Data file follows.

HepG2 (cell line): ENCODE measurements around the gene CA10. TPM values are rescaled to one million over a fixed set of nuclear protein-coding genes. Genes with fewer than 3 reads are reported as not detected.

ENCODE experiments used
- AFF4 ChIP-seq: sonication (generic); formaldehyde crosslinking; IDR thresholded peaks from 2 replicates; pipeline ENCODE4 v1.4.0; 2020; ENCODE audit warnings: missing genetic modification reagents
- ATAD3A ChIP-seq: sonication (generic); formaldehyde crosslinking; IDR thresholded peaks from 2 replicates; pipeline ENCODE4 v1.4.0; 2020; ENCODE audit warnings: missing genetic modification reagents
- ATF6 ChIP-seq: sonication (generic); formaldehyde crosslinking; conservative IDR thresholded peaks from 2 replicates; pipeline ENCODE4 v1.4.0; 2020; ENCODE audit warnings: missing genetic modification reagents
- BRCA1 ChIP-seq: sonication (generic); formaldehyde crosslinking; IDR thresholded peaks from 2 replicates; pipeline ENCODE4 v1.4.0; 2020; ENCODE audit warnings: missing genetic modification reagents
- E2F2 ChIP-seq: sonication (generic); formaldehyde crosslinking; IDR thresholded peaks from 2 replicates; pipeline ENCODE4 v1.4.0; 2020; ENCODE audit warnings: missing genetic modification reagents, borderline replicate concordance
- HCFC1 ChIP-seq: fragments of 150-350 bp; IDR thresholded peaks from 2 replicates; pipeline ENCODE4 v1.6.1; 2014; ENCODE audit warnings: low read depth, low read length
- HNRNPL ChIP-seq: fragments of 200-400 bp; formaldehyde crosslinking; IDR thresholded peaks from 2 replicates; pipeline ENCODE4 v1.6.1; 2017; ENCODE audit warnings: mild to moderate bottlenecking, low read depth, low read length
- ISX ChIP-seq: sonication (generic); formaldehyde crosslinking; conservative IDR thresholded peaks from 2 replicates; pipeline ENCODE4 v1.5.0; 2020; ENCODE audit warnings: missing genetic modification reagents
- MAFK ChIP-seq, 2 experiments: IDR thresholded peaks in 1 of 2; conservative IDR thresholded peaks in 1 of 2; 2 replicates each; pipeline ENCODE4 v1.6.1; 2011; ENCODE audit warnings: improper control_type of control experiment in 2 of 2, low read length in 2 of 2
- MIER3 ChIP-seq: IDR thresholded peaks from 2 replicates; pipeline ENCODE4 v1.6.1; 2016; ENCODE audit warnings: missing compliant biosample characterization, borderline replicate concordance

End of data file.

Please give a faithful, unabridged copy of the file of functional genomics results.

HepG2 (cell line): ENCODE measurements around the gene CA10. TPM values are rescaled to one million over a fixed set of nuclear protein-coding genes. Genes with fewer than 3 reads are reported as not detected.

ENCODE experiments used
- AFF4 ChIP-seq: sonication (generic); formaldehyde crosslinking; IDR thresholded peaks from 2 replicates; pipeline ENCODE4 v1.4.0; 2020; ENCODE audit warnings: missing genetic modification reagents
- ATAD3A ChIP-seq: sonication (generic); formaldehyde crosslinking; IDR thresholded peaks from 2 replicates; pipeline ENCODE4 v1.4.0; 2020; ENCODE audit warnings: missing genetic modification reagents
- ATF6 ChIP-seq: sonication (generic); formaldehyde crosslinking; conservative IDR thresholded peaks from 2 replicates; pipeline ENCODE4 v1.4.0; 2020; ENCODE audit warnings: missing genetic modification reagents
- BRCA1 ChIP-seq: sonication (generic); formaldehyde crosslinking; IDR thresholded peaks from 2 replicates; pipeline ENCODE4 v1.4.0; 2020; ENCODE audit warnings: missing genetic modification reagents
- E2F2 ChIP-seq: sonication (generic); formaldehyde crosslinking; IDR thresholded peaks from 2 replicates; pipeline ENCODE4 v1.4.0; 2020; ENCODE audit warnings: missing genetic modification reagents, borderline replicate concordance
- HCFC1 ChIP-seq: fragments of 150-350 bp; IDR thresholded peaks from 2 replicates; pipeline ENCODE4 v1.6.1; 2014; ENCODE audit warnings: low read depth, low read length
- HNRNPL ChIP-seq: fragments of 200-400 bp; formaldehyde crosslinking; IDR thresholded peaks from 2 replicates; pipeline ENCODE4 v1.6.1; 2017; ENCODE audit warnings: mild to moderate bottlenecking, low read depth, low read length
- ISX ChIP-seq: sonication (generic); formaldehyde crosslinking; conservative IDR thresholded peaks from 2 replicates; pipeline ENCODE4 v1.5.0; 2020; ENCODE audit warnings: missing genetic modification reagents
- MAFK ChIP-seq, 2 experiments: IDR thresholded peaks in 1 of 2; conservative IDR thresholded peaks in 1 of 2; 2 replicates each; pipeline ENCODE4 v1.6.1; 2011; ENCODE audit warnings: improper control_type of control experiment in 2 of 2, low read length in 2 of 2
- MIER3 ChIP-seq: IDR thresholded peaks from 2 replicates; pipeline ENCODE4 v1.6.1; 2016; ENCODE audit warnings: missing compliant biosample characterization, borderline replicate concordance